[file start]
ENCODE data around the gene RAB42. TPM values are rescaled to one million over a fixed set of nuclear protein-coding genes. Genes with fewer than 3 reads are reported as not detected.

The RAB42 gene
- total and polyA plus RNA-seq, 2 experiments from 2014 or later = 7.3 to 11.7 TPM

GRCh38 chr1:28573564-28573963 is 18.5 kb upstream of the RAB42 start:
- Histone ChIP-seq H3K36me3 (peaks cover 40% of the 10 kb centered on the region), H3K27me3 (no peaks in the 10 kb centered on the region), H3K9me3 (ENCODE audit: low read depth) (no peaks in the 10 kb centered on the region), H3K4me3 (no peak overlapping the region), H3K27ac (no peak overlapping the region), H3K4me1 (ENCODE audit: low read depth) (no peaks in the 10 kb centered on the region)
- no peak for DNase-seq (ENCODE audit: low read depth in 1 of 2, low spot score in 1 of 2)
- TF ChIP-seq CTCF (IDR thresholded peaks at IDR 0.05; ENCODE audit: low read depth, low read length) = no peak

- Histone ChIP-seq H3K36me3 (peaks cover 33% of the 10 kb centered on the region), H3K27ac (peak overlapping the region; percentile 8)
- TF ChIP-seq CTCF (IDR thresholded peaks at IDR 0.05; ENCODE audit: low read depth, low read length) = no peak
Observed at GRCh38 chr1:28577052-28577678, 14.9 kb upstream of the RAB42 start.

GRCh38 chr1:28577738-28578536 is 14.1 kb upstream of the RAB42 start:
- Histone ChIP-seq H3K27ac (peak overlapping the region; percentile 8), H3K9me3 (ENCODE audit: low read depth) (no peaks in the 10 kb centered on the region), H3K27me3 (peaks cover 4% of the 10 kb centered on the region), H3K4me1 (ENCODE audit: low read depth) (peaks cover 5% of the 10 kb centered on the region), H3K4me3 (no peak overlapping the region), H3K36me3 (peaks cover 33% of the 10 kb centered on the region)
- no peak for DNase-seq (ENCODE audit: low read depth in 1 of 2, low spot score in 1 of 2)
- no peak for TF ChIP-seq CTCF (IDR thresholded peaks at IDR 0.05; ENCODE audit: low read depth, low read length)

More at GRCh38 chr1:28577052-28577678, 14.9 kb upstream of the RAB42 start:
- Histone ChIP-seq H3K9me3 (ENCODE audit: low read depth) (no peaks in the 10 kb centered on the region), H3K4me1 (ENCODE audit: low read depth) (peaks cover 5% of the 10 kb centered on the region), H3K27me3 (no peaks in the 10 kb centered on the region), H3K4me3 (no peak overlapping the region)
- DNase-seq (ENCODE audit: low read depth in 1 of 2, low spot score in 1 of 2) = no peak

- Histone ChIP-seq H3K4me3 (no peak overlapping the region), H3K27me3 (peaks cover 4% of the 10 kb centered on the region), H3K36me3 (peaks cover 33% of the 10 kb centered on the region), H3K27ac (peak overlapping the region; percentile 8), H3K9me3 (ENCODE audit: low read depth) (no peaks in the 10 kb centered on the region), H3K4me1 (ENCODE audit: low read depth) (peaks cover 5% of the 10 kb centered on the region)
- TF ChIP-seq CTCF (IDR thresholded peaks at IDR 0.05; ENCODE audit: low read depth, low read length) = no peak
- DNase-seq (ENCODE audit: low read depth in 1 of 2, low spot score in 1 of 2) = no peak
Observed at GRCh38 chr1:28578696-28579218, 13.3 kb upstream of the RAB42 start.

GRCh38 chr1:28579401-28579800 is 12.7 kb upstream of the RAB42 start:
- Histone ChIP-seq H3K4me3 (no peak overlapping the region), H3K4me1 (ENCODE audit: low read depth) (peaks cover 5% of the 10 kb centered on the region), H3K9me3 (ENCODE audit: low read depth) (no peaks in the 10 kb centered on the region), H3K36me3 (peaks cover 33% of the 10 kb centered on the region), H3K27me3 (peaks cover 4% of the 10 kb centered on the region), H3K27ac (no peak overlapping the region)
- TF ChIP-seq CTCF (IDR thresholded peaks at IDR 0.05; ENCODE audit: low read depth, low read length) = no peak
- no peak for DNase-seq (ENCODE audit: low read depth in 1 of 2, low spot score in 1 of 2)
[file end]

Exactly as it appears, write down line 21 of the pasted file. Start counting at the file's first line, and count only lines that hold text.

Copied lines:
Observed at GRCh38 chr1:28578696-28579218, 13.3 kb upstream of the RAB42 start.